I have spoken with a number of people regarding my daughter's upcoming surgery. On the one hand, it is a fairly complicated surgery, with some serious medical technology being used. On the other, the surgeon is one who has done this surgery many times before. He is not simply reading the book and watching the procedure on YouTube. He knows what he is doing. There is great comfort in this!
But there is still this feeling of what I have come to label "Anticipatory Grief." For those who need a refresher course on the works of Elizabeth Kubler-Ross, grief often includes several stages. There are five that she identified, and these stages can come and go in different order or in varying degrees, depending on the person and the day (or hour, or minute...).
The stages of grief are denial, anger, bargaining, depression and acceptance.
This can't be happening... (denial)
Okay God, why are you doing this!?!?!?... (anger)
Look, if I can just be a better person, this won't happen, right?.... (bargaining)
I don't know why I never seem to get anything done...(depression)
Okay, we've done all we can, this is going to happen and we will get through this... (acceptance)
The statements or questions may be different, but I have been experiencing all of these. Sometimes one at a time. Sometimes several gang up together. Occasionally, they are on a five minute cycle.
As I expressed to my colleague in ministry, "You know you are in the midst of bargaining and anger when you say, 'Okay God, that's it! You take care of her or I quit!'" For those who are theologically squeamish, let me point out that I know that God is big; God can take it. God is no more threatened by my ranting than I am threatened by Lil Bit's crying. (Although that is a post for another time about the breaking of the heart of God.)
For me, this cycle feels like grasping at control in the midst of the uncontrollable. We have done our homework. We have found a really good surgeon working out of a really good hospital that has a low incident of infection. We have prepped our support networks in our families, in the church, among our friends.
We have worked hard at treating Lil Bit like she is "normal," whatever that means. Mostly it has meant letting her set the limits on her activity, saying "no" and backing it up when she tries to go past the limits of safety, and dealing with the usual issues of diapers, bath and naptime.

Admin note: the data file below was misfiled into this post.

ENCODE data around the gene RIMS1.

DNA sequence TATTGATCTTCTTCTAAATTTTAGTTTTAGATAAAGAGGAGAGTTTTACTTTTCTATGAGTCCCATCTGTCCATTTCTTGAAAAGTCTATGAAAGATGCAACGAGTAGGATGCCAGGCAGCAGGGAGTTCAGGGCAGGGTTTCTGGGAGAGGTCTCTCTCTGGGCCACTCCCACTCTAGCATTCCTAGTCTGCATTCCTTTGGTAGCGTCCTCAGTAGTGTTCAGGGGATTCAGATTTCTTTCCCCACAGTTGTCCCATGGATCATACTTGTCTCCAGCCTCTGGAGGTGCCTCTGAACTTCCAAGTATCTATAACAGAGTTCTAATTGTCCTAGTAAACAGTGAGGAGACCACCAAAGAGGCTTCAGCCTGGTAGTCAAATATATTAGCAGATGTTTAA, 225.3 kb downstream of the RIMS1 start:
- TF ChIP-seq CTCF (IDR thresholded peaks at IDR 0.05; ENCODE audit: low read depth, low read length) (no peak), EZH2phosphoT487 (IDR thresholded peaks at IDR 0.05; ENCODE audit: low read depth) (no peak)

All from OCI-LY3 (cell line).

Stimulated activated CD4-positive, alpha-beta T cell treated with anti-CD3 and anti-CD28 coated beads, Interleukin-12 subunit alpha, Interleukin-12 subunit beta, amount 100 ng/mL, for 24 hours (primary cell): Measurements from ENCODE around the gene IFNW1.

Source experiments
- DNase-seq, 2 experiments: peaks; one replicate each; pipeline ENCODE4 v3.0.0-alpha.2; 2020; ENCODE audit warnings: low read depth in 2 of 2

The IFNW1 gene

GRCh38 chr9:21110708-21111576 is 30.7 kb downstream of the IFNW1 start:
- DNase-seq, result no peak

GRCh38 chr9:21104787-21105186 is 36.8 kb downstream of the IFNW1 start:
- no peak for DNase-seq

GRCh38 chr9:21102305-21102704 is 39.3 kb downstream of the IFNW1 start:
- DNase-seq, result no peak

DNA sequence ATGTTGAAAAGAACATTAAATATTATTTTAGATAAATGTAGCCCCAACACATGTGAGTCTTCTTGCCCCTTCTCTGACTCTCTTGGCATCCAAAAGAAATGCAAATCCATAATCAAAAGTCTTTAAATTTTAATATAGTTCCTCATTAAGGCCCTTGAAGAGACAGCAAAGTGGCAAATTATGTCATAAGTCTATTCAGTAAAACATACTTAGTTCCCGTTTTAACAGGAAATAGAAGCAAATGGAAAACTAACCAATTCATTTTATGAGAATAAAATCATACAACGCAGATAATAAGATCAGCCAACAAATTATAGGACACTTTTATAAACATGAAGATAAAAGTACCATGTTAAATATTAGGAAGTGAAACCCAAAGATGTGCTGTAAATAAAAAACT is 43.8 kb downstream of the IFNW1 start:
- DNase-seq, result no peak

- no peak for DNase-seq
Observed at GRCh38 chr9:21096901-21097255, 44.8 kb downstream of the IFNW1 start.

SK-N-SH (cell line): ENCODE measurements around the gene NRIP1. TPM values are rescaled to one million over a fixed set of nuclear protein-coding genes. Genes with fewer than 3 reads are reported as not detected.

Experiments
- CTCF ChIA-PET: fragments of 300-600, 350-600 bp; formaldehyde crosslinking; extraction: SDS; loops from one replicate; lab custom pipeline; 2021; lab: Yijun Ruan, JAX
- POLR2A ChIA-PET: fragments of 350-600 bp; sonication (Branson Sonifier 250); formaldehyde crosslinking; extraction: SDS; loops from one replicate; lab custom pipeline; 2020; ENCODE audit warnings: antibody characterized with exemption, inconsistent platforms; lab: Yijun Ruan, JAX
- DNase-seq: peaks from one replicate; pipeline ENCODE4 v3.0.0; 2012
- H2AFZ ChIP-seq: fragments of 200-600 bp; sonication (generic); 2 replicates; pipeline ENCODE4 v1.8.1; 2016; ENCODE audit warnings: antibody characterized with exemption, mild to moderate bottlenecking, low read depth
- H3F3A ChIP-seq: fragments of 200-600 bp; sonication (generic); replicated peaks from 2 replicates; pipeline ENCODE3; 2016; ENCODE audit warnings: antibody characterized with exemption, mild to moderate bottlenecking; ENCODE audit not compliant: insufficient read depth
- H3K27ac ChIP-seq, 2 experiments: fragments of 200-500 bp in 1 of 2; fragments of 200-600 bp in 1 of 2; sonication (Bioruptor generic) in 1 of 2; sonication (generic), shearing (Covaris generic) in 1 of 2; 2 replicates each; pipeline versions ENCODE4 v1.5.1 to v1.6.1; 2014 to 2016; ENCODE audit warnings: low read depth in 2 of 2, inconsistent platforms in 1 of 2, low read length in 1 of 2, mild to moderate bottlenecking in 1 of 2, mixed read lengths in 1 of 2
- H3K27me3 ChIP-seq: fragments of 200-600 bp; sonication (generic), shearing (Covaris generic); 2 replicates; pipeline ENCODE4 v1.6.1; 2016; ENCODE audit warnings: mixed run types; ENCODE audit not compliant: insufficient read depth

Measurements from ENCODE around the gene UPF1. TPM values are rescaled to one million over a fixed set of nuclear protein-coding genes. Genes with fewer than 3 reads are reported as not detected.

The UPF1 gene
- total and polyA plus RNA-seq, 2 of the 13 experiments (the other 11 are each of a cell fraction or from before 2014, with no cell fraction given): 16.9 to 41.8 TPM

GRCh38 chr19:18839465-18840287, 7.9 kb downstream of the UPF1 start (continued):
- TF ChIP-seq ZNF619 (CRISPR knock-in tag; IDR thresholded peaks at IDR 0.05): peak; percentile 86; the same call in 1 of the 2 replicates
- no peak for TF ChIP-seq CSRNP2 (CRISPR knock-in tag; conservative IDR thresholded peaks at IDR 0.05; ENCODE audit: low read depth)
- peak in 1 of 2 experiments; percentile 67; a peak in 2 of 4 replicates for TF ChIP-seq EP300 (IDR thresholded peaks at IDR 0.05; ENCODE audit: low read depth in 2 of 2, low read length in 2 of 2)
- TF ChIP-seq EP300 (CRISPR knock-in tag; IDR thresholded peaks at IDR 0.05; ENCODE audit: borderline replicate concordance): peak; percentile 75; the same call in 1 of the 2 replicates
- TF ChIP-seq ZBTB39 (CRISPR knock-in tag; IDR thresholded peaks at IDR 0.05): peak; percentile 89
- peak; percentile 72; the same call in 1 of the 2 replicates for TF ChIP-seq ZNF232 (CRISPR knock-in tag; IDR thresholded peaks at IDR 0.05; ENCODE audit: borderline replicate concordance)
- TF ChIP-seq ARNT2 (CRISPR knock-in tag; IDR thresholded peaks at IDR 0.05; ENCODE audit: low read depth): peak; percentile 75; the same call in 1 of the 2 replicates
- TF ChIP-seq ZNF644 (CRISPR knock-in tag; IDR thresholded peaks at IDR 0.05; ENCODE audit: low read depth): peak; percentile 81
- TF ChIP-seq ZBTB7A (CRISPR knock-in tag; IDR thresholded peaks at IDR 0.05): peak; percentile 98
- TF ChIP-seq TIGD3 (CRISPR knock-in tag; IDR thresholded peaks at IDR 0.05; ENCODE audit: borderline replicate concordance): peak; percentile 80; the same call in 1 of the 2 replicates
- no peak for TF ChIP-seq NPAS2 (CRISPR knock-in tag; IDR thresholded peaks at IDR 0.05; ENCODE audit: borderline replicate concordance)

Having done all we can, I am faced with the limits of all that I can do. I cannot guarantee her safety. I cannot wish her surgery to magically be perfect or unnecessary. I cannot add to the knowledge or skill of the doctors, nurses or attendants.
Part of the acceptance stage, with which I still wrestle, is realizing that this would all be true even if there were not surgery involved. I could not guarantee her safety. I cannot magically make it all better. I cannot control the world and conform it to my vision of the ideal place for her to live and grow.
Having done all we can, we wait and we trust. This gets a little harder as the date for surgery gets closer. But it also means we get lots of practice. And we pray a lot. And we get teary eyed on occasion. And we laugh a little too hard at inappropriate humor, just because we need the laughter.
I am reminded of two statements on grief. They are perhaps opposites, perhaps mutually exclusive. But they are also, paradoxically, both true.
The amount of grief we feel is directly proportional to the amount of unfinished business we have: what has not been said or heard; unfulfilled expectations, lost opportunities.
The amount of grief we feel is a sign of the amount of love we have for someone.
Yup. That about covers it.